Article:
This was -- I went to a hearing in late July of the Senate Armed Services Committee. This is what Republican senators were focused on then. And they were asking -- this was a hearing that included people on the American side who actually rolled up their sleeves and did the negotiating with the Russians on the treaty.
And the Republican senators were saying to them in effect we want to see your negotiations. We want to see behind the scenes. We want to see everything you talked about. We want to see how you characterized, how you represented what you think this treaty is going to do so it allows to us understand if this is good policy or bad policy.
So they asked for the negotiating record. And the administration thus far, despite the fact that it's continuously called itself the most transparent administration in history has refused to give up this negotiating record.
And there is some precedent for doing this on big treaties in the past if you go back over the past 30 years. They have given up this negotiating record which gives people in the legislative body an opportunity to see exactly what was going on.
What happened this past weekend in Portugal was the administration announced that it had achieved sort of a broad strokes agreement on missile defense, and senators said what is in this agreement? You can describe it to us?
They had been asking even before this letter was sent out October 18th for some further description of what was going to happen, what was being discussed. They asked for briefings, and the administration didn't provide briefers. So I think the senators have a good beef right now and they are right to ask for these documents.
BAIER: For people sitting at home, they may remember the president scrapped a year ago the land based efforts in Poland and the Czech Republic, the missile defense efforts in favor of sea and land based interceptors basically less threatening to Moscow.
With all of the State Department-ese, the language that sometimes people glaze over about the treaty, why is this important for somebody sitting at home about missile defense?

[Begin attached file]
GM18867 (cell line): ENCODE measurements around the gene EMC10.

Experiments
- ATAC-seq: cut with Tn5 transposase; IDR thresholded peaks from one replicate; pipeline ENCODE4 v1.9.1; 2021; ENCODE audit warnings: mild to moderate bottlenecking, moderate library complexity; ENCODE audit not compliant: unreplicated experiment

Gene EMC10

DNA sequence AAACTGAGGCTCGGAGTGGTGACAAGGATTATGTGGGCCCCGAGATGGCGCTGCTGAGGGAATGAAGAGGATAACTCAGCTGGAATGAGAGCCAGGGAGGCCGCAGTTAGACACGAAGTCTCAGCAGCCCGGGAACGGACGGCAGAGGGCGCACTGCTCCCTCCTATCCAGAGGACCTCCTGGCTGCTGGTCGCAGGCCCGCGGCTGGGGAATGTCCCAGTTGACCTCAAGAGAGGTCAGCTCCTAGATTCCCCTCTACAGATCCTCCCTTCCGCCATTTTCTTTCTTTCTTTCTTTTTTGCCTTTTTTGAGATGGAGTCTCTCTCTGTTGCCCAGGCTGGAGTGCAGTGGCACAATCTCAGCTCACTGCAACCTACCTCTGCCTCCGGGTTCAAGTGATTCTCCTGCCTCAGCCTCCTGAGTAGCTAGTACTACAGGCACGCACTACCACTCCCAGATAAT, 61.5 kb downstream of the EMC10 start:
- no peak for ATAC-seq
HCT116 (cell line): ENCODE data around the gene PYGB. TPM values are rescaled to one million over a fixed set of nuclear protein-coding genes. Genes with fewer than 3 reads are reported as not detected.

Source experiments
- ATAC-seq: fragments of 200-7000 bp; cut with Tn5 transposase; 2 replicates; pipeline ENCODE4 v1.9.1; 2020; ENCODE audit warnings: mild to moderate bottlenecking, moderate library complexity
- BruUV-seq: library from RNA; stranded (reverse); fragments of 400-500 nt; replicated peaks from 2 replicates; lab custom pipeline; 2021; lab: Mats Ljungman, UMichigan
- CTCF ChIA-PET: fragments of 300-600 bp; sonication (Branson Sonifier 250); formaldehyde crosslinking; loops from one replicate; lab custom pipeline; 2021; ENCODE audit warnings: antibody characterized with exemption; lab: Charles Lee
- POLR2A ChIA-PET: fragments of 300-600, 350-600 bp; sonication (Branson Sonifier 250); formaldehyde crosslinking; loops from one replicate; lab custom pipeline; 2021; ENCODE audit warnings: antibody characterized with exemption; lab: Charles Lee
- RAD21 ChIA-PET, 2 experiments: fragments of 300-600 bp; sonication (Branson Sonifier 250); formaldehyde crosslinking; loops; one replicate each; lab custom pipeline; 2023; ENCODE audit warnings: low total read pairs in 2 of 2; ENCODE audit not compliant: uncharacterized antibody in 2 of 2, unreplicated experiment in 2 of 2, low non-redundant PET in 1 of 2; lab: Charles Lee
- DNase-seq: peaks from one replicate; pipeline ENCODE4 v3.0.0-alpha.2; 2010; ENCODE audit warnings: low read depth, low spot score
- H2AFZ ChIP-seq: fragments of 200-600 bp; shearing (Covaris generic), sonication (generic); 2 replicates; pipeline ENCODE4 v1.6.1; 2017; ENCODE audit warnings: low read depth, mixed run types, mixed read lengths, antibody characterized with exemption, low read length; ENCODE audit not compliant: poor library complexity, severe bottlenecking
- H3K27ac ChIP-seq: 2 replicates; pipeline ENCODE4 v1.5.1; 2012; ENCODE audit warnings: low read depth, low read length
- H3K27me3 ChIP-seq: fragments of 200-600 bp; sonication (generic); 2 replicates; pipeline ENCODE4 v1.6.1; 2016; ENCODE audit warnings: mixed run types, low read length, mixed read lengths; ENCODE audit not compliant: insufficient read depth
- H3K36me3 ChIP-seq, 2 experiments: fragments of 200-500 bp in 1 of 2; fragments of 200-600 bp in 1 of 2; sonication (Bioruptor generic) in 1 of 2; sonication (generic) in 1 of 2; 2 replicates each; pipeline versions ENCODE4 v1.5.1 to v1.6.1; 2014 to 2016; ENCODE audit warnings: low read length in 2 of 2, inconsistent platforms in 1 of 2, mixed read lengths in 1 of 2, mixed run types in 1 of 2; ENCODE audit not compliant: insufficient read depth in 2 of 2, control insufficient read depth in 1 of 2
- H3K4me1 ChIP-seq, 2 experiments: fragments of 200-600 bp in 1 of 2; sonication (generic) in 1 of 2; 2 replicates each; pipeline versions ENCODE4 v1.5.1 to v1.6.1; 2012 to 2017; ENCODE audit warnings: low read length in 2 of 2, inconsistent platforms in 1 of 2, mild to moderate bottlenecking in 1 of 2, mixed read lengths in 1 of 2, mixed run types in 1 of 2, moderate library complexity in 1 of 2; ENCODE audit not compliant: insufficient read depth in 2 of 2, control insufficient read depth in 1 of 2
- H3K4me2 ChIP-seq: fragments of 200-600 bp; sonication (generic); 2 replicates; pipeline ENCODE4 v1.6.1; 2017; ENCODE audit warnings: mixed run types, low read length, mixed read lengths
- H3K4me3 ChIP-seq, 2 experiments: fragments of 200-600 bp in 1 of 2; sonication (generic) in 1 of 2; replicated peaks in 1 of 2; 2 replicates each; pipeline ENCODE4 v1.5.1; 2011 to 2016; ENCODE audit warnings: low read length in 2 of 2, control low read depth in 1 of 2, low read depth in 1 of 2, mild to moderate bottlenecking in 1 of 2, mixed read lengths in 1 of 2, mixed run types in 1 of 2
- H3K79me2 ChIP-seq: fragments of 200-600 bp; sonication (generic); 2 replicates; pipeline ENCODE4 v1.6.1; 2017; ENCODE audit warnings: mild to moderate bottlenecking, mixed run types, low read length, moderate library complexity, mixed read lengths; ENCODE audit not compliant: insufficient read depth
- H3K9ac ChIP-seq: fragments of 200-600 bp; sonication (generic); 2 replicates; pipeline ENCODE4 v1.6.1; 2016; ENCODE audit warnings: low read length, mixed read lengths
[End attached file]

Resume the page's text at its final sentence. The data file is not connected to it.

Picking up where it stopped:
KRAUTHAMMER: For the next century, the real problem for us is if anybody launches a missile at us, we are almost defenseless. We now have, you know, just the beginnings of an ability to shoot them down. We are the only ones. The Israelis have an ability in short-term but we are the only ones who have the capacity.
This is the threat of the century. There are going to be a lot of small countries that are going to be armed. Some of them are rogue states. Look what's happening in Pyongyang. These guys are working on a three-stage rocket, and you put a nuke on top of it and it lands in Honolulu or L.A. or San Francisco.
And we have almost nothing that would shoot it down. We have a few interceptors in Alaska. But we are way ahead of the world.
And the questions is, are we going to sign a treaty that restricts our capacity to develop the technology and deploy? As of now with the cancellation of the ABM treaty in 2001, I think it was, we can do anything we want. But why would we gratuitously hamper ourselves? That's what Republicans want to know. Are we hampering ourselves and conceding restrictions on ABM systems?
BAIER: Down the line -- does START get through the lame duck?
BAIER: There you go. What do you think the Senate should do about the START treaty? Logon to our homepage at FoxNews.com to vote on out online poll. Don't forget, the online show begins at 7:00 eastern.
Next up, opting out of the new health care plan.
(BEGIN VIDEO CLIP)
SENATOR RON WYDEN, D-OREGON: This is an ideal opportunity that both Democrats and Republicans can support. And if states seek to go forward with this approach, they can make their own choices.
SENATOR SCOTT BROWN, R-MASS.: We should be encouraging state innovation and not hampering it. And that's what the empowering states to innovate act does. The legislation provides flexibility and says that one size fits all is not appropriate and it does not always meet the needs of that individual state.
(END VIDEO CLIP)
BAIER: Republican Senator Scott Brown and Democrat Ron Wyden of Oregon saying they want to have this bill pass the Senate. It essentially moves up by three years the opt-out clause for states from 2017 to 2014. The states could opt out of the most controversial feature of the health care law, which is the mandate, the individual mandate to purchase health care coverage. You have lawmakers in 30 states pushing for this on a state level.
Then you have the constitutional challenges by 20 states attorneys general. And then you have the Obama administration issuing waivers to 120 or so corporations like McDonalds so far to continue offering the mini-med plans which violate the new law.